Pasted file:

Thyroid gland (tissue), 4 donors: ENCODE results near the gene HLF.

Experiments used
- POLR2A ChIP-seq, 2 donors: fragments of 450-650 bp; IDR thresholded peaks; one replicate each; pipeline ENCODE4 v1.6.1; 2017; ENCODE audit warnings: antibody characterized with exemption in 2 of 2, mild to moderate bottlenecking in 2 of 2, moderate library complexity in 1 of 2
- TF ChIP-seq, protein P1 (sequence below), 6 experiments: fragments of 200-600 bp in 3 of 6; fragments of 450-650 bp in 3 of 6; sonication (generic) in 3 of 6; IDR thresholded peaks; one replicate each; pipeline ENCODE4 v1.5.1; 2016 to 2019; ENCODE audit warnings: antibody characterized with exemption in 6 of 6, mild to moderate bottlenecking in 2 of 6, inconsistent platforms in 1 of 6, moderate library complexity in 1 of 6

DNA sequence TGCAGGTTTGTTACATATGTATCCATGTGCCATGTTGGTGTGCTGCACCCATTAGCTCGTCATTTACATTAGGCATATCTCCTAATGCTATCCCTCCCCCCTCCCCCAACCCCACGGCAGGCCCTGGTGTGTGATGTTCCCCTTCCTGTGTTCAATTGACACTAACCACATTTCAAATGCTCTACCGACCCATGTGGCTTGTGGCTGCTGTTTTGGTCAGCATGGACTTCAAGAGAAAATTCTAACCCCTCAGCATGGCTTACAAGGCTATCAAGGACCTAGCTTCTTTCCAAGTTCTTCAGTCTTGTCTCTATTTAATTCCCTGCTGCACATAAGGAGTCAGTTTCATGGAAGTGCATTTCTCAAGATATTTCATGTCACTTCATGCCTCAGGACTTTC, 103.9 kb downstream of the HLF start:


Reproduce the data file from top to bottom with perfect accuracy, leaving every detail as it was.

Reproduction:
Thyroid gland (tissue), 4 donors: ENCODE results near the gene HLF.

Experiments used
- POLR2A ChIP-seq, 2 donors: fragments of 450-650 bp; IDR thresholded peaks; one replicate each; pipeline ENCODE4 v1.6.1; 2017; ENCODE audit warnings: antibody characterized with exemption in 2 of 2, mild to moderate bottlenecking in 2 of 2, moderate library complexity in 1 of 2
- TF ChIP-seq, protein P1 (sequence below), 6 experiments: fragments of 200-600 bp in 3 of 6; fragments of 450-650 bp in 3 of 6; sonication (generic) in 3 of 6; IDR thresholded peaks; one replicate each; pipeline ENCODE4 v1.5.1; 2016 to 2019; ENCODE audit warnings: antibody characterized with exemption in 6 of 6, mild to moderate bottlenecking in 2 of 6, inconsistent platforms in 1 of 6, moderate library complexity in 1 of 6

DNA sequence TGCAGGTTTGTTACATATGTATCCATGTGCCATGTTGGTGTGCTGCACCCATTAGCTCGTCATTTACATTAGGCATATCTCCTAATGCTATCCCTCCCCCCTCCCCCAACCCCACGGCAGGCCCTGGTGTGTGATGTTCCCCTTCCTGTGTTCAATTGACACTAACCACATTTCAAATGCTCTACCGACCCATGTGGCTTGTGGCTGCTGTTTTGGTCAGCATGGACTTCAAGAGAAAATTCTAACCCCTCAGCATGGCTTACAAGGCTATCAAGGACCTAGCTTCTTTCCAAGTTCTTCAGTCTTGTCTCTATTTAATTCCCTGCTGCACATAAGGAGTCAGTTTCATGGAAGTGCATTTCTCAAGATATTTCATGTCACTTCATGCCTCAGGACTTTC, 103.9 kb downstream of the HLF start: